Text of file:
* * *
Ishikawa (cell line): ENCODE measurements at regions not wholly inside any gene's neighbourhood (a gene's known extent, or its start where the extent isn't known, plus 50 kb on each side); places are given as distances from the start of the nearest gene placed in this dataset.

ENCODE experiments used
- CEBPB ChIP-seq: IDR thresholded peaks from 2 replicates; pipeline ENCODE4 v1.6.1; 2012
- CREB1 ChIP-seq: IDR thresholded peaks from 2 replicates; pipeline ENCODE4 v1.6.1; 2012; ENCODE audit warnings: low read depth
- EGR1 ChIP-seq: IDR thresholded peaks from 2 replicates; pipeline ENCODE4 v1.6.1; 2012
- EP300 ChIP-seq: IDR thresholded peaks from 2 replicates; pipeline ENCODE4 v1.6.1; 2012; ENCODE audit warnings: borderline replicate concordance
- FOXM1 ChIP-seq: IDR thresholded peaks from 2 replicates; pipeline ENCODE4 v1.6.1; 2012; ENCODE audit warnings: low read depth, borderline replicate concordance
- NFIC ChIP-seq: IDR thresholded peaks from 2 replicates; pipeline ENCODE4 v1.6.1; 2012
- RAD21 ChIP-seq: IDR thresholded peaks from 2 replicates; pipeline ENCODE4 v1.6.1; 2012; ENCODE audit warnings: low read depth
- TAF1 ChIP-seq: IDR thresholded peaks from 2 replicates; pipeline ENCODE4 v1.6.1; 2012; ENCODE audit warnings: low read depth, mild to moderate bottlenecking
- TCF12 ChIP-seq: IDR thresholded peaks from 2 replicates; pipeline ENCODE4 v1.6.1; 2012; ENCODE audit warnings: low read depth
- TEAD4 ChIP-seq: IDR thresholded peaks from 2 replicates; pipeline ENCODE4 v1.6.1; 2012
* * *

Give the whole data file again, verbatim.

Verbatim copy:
Ishikawa (cell line): ENCODE measurements at regions not wholly inside any gene's neighbourhood (a gene's known extent, or its start where the extent isn't known, plus 50 kb on each side); places are given as distances from the start of the nearest gene placed in this dataset.

ENCODE experiments used
- CEBPB ChIP-seq: IDR thresholded peaks from 2 replicates; pipeline ENCODE4 v1.6.1; 2012
- CREB1 ChIP-seq: IDR thresholded peaks from 2 replicates; pipeline ENCODE4 v1.6.1; 2012; ENCODE audit warnings: low read depth
- EGR1 ChIP-seq: IDR thresholded peaks from 2 replicates; pipeline ENCODE4 v1.6.1; 2012
- EP300 ChIP-seq: IDR thresholded peaks from 2 replicates; pipeline ENCODE4 v1.6.1; 2012; ENCODE audit warnings: borderline replicate concordance
- FOXM1 ChIP-seq: IDR thresholded peaks from 2 replicates; pipeline ENCODE4 v1.6.1; 2012; ENCODE audit warnings: low read depth, borderline replicate concordance
- NFIC ChIP-seq: IDR thresholded peaks from 2 replicates; pipeline ENCODE4 v1.6.1; 2012
- RAD21 ChIP-seq: IDR thresholded peaks from 2 replicates; pipeline ENCODE4 v1.6.1; 2012; ENCODE audit warnings: low read depth
- TAF1 ChIP-seq: IDR thresholded peaks from 2 replicates; pipeline ENCODE4 v1.6.1; 2012; ENCODE audit warnings: low read depth, mild to moderate bottlenecking
- TCF12 ChIP-seq: IDR thresholded peaks from 2 replicates; pipeline ENCODE4 v1.6.1; 2012; ENCODE audit warnings: low read depth
- TEAD4 ChIP-seq: IDR thresholded peaks from 2 replicates; pipeline ENCODE4 v1.6.1; 2012